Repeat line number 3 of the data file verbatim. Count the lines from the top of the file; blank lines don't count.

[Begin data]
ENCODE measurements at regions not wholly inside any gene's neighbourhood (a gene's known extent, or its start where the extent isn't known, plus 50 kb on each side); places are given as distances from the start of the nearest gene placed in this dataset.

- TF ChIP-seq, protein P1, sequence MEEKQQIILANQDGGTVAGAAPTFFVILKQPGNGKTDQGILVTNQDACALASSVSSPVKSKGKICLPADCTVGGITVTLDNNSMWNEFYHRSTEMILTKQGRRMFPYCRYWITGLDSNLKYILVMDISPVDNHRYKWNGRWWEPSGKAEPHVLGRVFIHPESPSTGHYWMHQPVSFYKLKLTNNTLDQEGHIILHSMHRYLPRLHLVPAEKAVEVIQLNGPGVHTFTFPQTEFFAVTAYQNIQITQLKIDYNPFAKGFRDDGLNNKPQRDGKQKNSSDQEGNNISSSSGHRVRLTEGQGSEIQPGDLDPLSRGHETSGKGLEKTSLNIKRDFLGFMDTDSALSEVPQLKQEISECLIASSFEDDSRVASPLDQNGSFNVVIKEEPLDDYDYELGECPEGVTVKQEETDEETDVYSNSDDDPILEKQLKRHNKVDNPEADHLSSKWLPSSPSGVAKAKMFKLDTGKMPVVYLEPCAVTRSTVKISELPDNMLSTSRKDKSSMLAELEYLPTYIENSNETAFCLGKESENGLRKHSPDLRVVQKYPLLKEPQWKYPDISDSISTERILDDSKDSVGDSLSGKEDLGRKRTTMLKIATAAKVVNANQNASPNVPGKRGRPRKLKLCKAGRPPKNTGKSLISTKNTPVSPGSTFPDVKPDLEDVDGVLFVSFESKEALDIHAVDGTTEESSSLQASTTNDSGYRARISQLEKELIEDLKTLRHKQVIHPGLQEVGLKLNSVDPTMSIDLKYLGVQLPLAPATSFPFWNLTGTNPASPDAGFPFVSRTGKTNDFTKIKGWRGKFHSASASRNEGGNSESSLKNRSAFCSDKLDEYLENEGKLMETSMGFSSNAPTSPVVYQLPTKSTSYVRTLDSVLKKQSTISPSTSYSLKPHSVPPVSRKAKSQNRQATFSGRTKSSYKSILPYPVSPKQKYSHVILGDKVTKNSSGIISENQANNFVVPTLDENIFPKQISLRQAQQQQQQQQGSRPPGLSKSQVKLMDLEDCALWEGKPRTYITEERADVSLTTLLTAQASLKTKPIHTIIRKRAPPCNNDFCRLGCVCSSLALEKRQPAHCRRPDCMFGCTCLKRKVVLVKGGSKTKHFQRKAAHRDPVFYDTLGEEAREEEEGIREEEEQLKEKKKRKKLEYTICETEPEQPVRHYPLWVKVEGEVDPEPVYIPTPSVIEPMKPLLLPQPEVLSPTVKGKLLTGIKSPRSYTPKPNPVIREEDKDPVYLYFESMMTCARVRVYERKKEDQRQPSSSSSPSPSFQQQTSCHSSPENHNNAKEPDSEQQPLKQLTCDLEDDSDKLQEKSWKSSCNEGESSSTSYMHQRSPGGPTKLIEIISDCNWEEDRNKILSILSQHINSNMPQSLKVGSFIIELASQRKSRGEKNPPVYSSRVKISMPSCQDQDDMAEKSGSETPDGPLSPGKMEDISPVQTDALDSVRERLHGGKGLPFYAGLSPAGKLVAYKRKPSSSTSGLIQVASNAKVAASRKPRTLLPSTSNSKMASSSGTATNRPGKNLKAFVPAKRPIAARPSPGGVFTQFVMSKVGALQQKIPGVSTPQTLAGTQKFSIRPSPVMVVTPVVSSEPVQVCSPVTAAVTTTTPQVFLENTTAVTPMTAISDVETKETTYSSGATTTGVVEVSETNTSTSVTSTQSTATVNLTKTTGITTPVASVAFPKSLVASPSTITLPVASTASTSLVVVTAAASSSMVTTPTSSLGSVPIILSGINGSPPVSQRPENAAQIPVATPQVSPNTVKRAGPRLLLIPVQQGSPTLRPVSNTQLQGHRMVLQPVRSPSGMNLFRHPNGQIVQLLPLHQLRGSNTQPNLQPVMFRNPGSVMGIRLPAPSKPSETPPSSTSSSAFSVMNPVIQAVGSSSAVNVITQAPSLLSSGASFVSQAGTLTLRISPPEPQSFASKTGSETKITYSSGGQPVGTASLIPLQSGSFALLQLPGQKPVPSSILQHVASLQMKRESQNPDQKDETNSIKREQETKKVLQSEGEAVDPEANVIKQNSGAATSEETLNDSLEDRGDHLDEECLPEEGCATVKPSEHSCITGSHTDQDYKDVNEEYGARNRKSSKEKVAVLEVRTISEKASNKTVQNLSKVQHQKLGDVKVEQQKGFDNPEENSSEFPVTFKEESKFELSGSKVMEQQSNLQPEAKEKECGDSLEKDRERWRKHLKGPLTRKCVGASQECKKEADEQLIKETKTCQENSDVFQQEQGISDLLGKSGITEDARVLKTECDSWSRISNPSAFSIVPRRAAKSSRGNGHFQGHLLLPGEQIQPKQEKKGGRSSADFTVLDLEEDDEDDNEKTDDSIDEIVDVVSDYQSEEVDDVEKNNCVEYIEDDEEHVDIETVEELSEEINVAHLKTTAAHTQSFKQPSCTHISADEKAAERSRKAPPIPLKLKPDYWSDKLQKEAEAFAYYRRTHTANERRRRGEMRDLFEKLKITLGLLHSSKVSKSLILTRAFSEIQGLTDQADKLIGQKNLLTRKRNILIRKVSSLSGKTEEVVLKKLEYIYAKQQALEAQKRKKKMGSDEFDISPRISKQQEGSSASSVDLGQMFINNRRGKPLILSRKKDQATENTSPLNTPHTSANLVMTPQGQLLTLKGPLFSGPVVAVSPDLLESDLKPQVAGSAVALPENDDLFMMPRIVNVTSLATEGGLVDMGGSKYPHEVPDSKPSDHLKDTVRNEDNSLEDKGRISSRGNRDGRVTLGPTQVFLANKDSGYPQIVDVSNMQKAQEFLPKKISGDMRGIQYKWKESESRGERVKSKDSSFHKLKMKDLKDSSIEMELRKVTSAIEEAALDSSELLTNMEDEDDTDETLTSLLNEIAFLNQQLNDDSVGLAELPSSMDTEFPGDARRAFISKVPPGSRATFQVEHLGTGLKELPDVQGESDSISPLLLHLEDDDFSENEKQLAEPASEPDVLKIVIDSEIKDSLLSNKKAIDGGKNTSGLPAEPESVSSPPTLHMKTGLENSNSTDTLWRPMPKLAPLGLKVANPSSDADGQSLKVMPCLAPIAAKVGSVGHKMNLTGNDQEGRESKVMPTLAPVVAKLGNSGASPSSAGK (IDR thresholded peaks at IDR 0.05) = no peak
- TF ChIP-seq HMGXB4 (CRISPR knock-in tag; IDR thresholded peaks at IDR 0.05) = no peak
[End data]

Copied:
- TF ChIP-seq HMGXB4 (CRISPR knock-in tag; IDR thresholded peaks at IDR 0.05) = no peak